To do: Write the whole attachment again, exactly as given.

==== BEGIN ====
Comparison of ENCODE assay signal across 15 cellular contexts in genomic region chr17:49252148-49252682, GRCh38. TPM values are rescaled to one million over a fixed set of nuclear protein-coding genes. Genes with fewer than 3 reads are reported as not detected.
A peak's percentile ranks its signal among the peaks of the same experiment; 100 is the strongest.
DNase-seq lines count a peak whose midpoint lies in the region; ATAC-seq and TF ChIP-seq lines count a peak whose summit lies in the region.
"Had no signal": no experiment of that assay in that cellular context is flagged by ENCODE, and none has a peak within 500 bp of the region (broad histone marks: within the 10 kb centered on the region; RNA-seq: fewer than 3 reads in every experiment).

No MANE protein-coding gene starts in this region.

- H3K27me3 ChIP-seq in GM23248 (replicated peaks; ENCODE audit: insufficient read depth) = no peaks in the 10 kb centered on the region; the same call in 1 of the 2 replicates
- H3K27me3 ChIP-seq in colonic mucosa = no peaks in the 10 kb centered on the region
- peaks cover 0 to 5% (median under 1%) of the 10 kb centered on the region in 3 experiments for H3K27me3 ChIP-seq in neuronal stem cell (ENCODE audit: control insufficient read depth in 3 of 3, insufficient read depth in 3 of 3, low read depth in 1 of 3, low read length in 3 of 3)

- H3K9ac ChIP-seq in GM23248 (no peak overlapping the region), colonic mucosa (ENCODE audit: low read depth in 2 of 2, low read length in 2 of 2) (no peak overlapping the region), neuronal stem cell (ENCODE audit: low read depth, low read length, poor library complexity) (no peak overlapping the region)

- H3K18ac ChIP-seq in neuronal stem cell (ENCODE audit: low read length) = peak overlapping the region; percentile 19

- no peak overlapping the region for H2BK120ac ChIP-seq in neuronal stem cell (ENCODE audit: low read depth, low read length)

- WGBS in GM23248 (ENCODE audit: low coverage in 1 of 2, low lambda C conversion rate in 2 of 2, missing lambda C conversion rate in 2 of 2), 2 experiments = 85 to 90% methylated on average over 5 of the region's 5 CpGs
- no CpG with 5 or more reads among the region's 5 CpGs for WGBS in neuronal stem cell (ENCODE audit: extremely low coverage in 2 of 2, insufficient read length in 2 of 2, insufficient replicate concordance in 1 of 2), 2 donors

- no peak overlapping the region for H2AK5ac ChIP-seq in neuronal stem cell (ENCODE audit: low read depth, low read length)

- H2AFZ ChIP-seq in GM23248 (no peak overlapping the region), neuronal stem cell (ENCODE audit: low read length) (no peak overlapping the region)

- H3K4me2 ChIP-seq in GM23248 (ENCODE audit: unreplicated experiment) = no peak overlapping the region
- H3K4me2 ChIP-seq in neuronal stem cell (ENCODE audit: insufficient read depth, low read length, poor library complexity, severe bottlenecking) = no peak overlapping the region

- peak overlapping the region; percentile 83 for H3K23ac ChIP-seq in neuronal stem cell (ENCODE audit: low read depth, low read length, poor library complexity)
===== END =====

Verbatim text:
Comparison of ENCODE assay signal across 15 cellular contexts in genomic region chr17:49252148-49252682, GRCh38. TPM values are rescaled to one million over a fixed set of nuclear protein-coding genes. Genes with fewer than 3 reads are reported as not detected.
A peak's percentile ranks its signal among the peaks of the same experiment; 100 is the strongest.
DNase-seq lines count a peak whose midpoint lies in the region; ATAC-seq and TF ChIP-seq lines count a peak whose summit lies in the region.
"Had no signal": no experiment of that assay in that cellular context is flagged by ENCODE, and none has a peak within 500 bp of the region (broad histone marks: within the 10 kb centered on the region; RNA-seq: fewer than 3 reads in every experiment).

No MANE protein-coding gene starts in this region.

- H3K27me3 ChIP-seq in GM23248 (replicated peaks; ENCODE audit: insufficient read depth) = no peaks in the 10 kb centered on the region; the same call in 1 of the 2 replicates
- H3K27me3 ChIP-seq in colonic mucosa = no peaks in the 10 kb centered on the region
- peaks cover 0 to 5% (median under 1%) of the 10 kb centered on the region in 3 experiments for H3K27me3 ChIP-seq in neuronal stem cell (ENCODE audit: control insufficient read depth in 3 of 3, insufficient read depth in 3 of 3, low read depth in 1 of 3, low read length in 3 of 3)

- H3K9ac ChIP-seq in GM23248 (no peak overlapping the region), colonic mucosa (ENCODE audit: low read depth in 2 of 2, low read length in 2 of 2) (no peak overlapping the region), neuronal stem cell (ENCODE audit: low read depth, low read length, poor library complexity) (no peak overlapping the region)

- H3K18ac ChIP-seq in neuronal stem cell (ENCODE audit: low read length) = peak overlapping the region; percentile 19

- no peak overlapping the region for H2BK120ac ChIP-seq in neuronal stem cell (ENCODE audit: low read depth, low read length)

- WGBS in GM23248 (ENCODE audit: low coverage in 1 of 2, low lambda C conversion rate in 2 of 2, missing lambda C conversion rate in 2 of 2), 2 experiments = 85 to 90% methylated on average over 5 of the region's 5 CpGs
- no CpG with 5 or more reads among the region's 5 CpGs for WGBS in neuronal stem cell (ENCODE audit: extremely low coverage in 2 of 2, insufficient read length in 2 of 2, insufficient replicate concordance in 1 of 2), 2 donors

- no peak overlapping the region for H2AK5ac ChIP-seq in neuronal stem cell (ENCODE audit: low read depth, low read length)

- H2AFZ ChIP-seq in GM23248 (no peak overlapping the region), neuronal stem cell (ENCODE audit: low read length) (no peak overlapping the region)

- H3K4me2 ChIP-seq in GM23248 (ENCODE audit: unreplicated experiment) = no peak overlapping the region
- H3K4me2 ChIP-seq in neuronal stem cell (ENCODE audit: insufficient read depth, low read length, poor library complexity, severe bottlenecking) = no peak overlapping the region

- peak overlapping the region; percentile 83 for H3K23ac ChIP-seq in neuronal stem cell (ENCODE audit: low read depth, low read length, poor library complexity)